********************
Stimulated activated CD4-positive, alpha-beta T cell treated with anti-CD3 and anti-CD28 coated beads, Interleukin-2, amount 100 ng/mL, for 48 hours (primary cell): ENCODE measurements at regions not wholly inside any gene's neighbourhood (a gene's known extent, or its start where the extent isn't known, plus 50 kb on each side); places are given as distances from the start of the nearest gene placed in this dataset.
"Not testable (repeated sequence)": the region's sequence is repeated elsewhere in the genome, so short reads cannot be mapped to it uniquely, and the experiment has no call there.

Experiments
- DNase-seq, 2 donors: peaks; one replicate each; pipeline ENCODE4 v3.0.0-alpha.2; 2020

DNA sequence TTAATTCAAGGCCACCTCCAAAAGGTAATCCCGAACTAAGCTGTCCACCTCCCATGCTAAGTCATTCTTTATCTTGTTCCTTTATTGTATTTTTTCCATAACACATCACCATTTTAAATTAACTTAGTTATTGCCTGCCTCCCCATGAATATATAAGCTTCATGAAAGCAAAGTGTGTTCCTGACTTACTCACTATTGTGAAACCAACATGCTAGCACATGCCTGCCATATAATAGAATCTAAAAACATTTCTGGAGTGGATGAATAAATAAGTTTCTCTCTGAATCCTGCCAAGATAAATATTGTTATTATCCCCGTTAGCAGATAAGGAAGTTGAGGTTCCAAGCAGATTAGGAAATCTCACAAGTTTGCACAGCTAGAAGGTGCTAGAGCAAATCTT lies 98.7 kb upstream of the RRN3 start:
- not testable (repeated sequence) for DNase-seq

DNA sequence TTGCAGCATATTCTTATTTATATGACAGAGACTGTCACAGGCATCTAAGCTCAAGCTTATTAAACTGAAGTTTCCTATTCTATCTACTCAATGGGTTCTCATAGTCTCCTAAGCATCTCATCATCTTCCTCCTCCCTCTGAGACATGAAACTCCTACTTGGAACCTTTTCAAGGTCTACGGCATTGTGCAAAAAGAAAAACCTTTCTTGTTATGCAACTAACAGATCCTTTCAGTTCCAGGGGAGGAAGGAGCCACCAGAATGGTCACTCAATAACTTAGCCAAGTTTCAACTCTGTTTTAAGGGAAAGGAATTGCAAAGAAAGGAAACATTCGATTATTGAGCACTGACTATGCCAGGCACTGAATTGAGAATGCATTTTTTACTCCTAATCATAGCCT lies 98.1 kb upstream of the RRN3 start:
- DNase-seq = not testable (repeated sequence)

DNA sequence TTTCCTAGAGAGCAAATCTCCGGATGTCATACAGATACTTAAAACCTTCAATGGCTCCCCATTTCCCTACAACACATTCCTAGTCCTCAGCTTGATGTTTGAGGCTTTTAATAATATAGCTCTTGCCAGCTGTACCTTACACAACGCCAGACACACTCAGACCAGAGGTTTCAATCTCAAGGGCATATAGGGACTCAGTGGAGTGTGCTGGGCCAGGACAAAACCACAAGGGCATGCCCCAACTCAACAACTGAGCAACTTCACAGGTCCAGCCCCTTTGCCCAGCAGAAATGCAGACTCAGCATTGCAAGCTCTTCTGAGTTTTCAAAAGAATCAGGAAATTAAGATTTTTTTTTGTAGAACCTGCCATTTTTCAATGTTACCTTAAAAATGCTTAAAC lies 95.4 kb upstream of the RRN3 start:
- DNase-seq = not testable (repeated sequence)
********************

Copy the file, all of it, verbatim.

Stimulated activated CD4-positive, alpha-beta T cell treated with anti-CD3 and anti-CD28 coated beads, Interleukin-2, amount 100 ng/mL, for 48 hours (primary cell): ENCODE measurements at regions not wholly inside any gene's neighbourhood (a gene's known extent, or its start where the extent isn't known, plus 50 kb on each side); places are given as distances from the start of the nearest gene placed in this dataset.
"Not testable (repeated sequence)": the region's sequence is repeated elsewhere in the genome, so short reads cannot be mapped to it uniquely, and the experiment has no call there.

Experiments
- DNase-seq, 2 donors: peaks; one replicate each; pipeline ENCODE4 v3.0.0-alpha.2; 2020

DNA sequence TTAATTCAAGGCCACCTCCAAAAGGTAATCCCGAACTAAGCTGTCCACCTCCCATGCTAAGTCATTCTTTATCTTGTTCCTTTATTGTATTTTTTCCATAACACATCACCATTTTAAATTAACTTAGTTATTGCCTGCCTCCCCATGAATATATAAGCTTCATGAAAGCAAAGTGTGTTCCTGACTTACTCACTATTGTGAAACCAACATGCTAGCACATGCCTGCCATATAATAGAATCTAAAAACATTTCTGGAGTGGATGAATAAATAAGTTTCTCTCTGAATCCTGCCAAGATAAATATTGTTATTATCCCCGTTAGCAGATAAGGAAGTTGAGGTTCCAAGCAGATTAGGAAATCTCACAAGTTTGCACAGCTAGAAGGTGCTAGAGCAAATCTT lies 98.7 kb upstream of the RRN3 start:
- not testable (repeated sequence) for DNase-seq

DNA sequence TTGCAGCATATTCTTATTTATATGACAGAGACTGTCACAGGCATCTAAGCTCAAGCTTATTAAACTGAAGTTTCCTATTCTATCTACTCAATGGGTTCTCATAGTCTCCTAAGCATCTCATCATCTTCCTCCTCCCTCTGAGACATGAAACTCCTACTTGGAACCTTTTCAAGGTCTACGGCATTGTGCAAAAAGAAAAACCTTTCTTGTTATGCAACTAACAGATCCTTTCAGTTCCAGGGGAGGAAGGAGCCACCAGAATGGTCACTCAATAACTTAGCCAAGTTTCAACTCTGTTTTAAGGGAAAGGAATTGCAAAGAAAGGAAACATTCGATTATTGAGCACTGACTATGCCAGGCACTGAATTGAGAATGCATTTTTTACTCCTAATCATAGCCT lies 98.1 kb upstream of the RRN3 start:
- DNase-seq = not testable (repeated sequence)

DNA sequence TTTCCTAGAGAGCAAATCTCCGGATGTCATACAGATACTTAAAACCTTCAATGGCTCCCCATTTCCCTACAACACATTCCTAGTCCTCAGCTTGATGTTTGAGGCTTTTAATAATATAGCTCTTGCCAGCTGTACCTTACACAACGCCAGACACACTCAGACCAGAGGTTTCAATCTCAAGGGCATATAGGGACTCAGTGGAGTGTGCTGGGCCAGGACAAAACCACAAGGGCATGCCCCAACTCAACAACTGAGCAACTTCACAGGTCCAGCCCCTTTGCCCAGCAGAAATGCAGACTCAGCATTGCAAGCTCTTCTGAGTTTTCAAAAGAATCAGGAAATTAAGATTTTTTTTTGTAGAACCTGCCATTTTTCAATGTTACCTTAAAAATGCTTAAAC lies 95.4 kb upstream of the RRN3 start:
- DNase-seq = not testable (repeated sequence)